With inequality at historic highs in America, political and economic power has become extraordinarily concentrated in the hands of elites, who use that power to re-write the rules of the game in ways that further their interests.
There is perhaps no policy that better embodies this reality than the carried interest tax loophole.
The carried interest loophole allows private equity and investment managers to pay taxes on their income at capital gains rates rather than as normal income -- meaning they get away with paying a fraction of what every other working American pays.
A low capital gains tax was originally justified because of the risk involved in investing your own money. But today, investment managers earn their (extremely large) fees from investing other people's money rather than their own. Labeling those fees as capital gains is a tremendous stretch -- and so, as a result, we have a loophole where billionaires get a lower tax rate than kindergarten teachers and truck drivers.
There is bipartisan support to resolve this disparity. Indeed, both Hillary Clinton and Donald Trump committed to closing the loophole. Unfortunately, Trump's pre-election rhetoric of "getting tough on Wall Street" seems to have been just that. With an administration stacked to the gills with Wall Street insiders, there is little sign of a push to solve this problem at the federal level.
That's no surprise. Every time reform is attempted, lobbyists flood the DC offices of elected officials and wealthy donors pick up the phone to make sure loopholes like carried interest stay open. But while the Washington agenda may still be bought and sold, officials in Rhode Island have the opportunity to step in and make a change ourselves.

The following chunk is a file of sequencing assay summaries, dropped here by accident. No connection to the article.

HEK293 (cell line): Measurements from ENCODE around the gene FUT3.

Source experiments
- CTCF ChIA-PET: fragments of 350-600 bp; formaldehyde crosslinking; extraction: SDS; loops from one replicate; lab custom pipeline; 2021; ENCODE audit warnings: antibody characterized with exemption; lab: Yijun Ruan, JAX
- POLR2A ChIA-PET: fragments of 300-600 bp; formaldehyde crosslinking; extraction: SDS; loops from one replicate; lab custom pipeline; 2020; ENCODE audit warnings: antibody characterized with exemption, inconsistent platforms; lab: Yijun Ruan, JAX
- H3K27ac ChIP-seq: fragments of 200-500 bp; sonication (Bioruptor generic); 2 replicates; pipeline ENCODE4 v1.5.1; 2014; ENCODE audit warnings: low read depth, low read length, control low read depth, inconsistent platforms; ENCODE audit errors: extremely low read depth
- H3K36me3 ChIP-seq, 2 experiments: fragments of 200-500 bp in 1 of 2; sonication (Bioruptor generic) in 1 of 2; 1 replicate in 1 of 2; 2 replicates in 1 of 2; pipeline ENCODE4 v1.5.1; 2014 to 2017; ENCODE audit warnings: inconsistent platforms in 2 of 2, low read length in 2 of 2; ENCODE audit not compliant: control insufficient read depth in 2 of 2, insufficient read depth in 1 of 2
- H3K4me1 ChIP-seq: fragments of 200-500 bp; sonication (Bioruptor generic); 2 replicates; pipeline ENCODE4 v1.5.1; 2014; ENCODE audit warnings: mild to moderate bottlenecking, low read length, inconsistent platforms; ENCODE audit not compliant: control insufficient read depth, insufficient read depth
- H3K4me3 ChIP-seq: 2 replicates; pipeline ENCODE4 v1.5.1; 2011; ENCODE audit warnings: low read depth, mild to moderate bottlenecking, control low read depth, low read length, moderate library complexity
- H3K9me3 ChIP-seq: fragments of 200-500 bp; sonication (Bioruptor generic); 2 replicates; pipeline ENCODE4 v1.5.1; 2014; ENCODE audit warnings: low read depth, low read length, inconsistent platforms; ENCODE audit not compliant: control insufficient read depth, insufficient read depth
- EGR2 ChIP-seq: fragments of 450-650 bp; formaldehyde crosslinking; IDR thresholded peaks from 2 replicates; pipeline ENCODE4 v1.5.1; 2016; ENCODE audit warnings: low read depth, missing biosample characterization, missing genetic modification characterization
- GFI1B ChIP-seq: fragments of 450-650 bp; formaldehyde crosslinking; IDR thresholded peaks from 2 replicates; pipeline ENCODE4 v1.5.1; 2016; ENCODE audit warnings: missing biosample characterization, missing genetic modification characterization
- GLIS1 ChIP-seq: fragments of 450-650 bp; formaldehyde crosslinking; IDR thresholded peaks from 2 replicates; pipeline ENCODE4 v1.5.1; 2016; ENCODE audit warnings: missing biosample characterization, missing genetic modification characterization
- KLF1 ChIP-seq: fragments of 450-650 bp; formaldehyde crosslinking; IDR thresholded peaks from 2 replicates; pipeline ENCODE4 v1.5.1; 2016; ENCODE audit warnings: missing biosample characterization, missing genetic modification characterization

State legislatures can pick up where Congress is faltering, by "repatriating" the lost revenue in the federal loophole. Rhode Island's private equity and hedge funds earn $402 million per year in under-taxed carried interest. A state bill to recapture fair-share tax rates would provide an estimated $40 million per year that could go straight into funding Rhode Island's most critical needs, like school infrastructure, higher education, and more.
That's why we introduced H 5563/S 0259, which would establish a 19 percent fairness fee for investment management services in order to tax the carried interest income of hedge fund and private equity investors as traditional earned income, and which would only take effect if similar legislation also passes in New York, Connecticut, Massachusetts, and New Jersey -- states that have the highest concentration of investment managers.
This is fundamentally about fairness. Carried interest is a fee for providing services, just as doctors earn income for treating patients, or teachers earn a paycheck for teaching our young people. There is no reason why an investment manager's fee for doing their job should be taxed at a rate so much lower than every other regular wage and salary worker.
It is time to reclaim the meaning of fair in our tax code. It is time to close the egregious carried interest tax loophole.
Morris Pearl is the Chair of the Patriotic Millionaires and a former managing director at BlackRock. Adam Satchell is a Rhode Island State Senator representing District 9. Aaron Regunberg is a Rhode Island State Representative representing District 4.